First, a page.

One of the most exciting and creative opportunities we encounter at Imagineering is creating original art for first–edition textbooks. Rather than just renovating, repairing, or redecorating, we are building something new from the ground up! But just like needing a well-designed set of blueprints constructing a dream home, we need to have a carefully planned and well-developed sketch before we can begin rendering a beautifully detailed illustration. This early stage of creating studious and refined sketches is what we call Art Development.
One of the great things about first editions is how closely we get to work with the authors. Through initial discussions we get an idea of their overall vision for the book, and their goals for the art program. Before setting pencil to paper, our development artists read through the author’s draft text manuscript, while also considering the art suggestions offered by the author and development editor. We also like to keep competitors’ books on hand, to ensure that our new art is easily differentiated from the rest, and in fact, improves upon what has been done in the past.
Armed with this information (and any additional research they may do), our development artists begin with a series of very quick rough thumbnails, brainstorming possibilities for every figure. Select thumbnails are fleshed out into rough sketches, which are in turn reviewed by our internal art editors and art directors. At this point the focus is not on the details of the rendering, but on the didactic values of the art, the logic of the layout, and the organization of the information, always imagining how the student might interact with the figure. The sketches are then sent to the authors and publisher editors for review, and we receive their invaluable feedback through annotations or conference calls. Ideally we also employ web conferencing, where authors can witness the art changing on the fly in response to their suggestions.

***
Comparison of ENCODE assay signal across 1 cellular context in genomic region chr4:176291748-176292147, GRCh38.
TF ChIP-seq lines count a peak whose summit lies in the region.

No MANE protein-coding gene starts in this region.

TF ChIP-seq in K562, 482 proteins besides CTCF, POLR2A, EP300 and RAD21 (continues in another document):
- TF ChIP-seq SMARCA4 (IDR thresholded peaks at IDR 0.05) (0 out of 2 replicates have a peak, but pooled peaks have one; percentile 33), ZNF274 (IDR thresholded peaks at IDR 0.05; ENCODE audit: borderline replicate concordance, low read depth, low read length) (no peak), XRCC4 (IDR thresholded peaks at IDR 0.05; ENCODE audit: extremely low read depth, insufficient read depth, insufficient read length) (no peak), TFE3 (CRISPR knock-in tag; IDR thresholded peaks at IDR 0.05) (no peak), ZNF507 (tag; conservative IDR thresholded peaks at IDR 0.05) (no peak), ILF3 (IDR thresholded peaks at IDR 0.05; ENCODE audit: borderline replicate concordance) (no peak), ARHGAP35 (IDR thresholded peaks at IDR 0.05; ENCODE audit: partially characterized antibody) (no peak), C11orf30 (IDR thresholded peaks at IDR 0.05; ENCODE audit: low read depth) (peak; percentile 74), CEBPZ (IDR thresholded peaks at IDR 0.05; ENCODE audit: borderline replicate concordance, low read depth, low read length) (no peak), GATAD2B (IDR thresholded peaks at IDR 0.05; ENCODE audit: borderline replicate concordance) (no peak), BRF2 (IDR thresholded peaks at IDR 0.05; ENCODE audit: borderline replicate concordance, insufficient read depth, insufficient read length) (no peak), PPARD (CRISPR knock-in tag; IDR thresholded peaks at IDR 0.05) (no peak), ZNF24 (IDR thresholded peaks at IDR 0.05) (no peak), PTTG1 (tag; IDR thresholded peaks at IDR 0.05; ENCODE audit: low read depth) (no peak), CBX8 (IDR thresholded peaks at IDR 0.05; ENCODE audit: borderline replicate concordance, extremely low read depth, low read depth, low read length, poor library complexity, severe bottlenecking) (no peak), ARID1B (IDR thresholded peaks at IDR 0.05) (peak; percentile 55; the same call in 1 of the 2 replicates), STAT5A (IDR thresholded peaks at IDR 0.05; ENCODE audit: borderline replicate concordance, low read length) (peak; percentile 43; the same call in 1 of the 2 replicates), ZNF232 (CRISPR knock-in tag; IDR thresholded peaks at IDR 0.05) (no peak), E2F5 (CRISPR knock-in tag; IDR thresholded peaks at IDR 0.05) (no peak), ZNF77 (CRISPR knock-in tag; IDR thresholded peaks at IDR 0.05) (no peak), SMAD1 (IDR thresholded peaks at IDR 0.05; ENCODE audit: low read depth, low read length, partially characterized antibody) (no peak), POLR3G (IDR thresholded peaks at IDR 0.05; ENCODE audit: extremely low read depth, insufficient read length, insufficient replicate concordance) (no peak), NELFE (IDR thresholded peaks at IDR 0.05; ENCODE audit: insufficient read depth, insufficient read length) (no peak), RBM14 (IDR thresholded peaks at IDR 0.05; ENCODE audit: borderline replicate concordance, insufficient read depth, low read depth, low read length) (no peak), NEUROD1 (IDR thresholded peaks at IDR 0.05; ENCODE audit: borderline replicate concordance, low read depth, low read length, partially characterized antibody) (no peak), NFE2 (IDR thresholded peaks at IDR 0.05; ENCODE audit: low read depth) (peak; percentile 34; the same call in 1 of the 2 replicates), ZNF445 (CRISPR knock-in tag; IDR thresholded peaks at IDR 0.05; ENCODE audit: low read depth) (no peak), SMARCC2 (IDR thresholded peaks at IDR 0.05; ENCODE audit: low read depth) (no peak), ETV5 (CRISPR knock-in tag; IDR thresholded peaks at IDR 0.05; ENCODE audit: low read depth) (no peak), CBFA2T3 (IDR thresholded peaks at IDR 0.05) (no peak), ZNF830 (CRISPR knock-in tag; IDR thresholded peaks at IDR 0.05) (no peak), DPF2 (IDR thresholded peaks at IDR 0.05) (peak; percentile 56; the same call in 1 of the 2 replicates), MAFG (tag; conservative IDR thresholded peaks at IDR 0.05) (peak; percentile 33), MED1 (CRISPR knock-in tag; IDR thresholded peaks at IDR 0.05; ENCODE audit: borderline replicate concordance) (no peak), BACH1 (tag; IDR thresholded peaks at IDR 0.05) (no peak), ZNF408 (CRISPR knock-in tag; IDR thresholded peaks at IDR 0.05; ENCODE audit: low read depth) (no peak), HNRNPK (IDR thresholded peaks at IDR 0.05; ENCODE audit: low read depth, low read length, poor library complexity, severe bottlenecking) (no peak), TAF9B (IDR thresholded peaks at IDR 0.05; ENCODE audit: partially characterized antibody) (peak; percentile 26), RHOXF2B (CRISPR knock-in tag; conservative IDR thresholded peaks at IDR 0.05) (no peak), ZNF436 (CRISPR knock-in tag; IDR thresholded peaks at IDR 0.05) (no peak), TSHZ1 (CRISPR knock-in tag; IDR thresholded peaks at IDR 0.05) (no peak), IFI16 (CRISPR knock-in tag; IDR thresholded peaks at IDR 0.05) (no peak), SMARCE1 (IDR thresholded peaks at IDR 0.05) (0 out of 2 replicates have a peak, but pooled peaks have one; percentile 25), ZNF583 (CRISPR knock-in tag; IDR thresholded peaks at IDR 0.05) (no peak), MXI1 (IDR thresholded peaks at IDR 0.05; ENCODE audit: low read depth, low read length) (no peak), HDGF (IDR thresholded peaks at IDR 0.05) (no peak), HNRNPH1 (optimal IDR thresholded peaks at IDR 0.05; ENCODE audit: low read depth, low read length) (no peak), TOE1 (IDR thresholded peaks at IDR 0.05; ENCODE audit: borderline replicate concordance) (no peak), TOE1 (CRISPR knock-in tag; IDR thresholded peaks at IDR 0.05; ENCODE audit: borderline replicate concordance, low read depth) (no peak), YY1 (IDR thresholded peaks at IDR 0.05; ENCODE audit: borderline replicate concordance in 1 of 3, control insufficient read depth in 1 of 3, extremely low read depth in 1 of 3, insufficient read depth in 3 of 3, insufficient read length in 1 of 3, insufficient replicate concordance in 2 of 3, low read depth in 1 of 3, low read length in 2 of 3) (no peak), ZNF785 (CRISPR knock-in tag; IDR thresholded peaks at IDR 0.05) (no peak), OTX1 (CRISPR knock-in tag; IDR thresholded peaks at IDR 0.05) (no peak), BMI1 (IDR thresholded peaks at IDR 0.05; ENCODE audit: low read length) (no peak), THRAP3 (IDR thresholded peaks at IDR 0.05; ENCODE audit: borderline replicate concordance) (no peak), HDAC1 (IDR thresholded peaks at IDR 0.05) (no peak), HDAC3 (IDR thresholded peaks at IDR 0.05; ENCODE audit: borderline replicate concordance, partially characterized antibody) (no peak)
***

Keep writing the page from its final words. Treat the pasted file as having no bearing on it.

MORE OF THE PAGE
The sketch is then further refined, with proper arrows added, labels and leaders set, and rough colour blocked in. Authors and editors review the work continually before they approve a “Final” sketch. The path from thumbnail to final sketch can be fast and easy or long and arduous. Sometimes the first idea is the best one, and with a clear direction and a bit of refinement we quickly reach our goal. And sometimes, we have to explore a lot of different paths, and even backtrack, before arriving at that “Aha!” moment. Each book, and each figure, presents its own challenges, but ultimately the dedicated and collaborative effort between artists, editors, and authors produces wonderful results.
Example: The Animal Cell
All first-year Biology textbooks have a figure illustrating the structures of a typical animal cell. So in this case we were faced with the challenge of re-inventing the wheel. This meant using a distinct style, colour palette, and textures, but we also took some unique approaches that would help this figure stand out from previous interpretations. Most books show a fictitious idealized animal cell, but the authors wanted an illustration fo a more realistic cell, and we agreed upon a macrophage, shown in a living environment. Another innovation was the shape of the mitochondria. Often mitochondria are illustrated as idealized “kidney beans”, but the authors felt it important to show that the shape of these moving organelles is plastic and dynamic and can involve all kinds of fusion and elongation. Here you can see a small selection of the sketches that led to the final illustration. You can read more about Biology: How Life Works in Featured Projects.
Art Development Slideshow
Well-planned and thought-out development sketches can be both labour and time intensive, but they give our artists a clear blueprint from which to render the final art. Like houses on well-built foundations, we know our art development efforts lead to illustrations that will stand the test of time.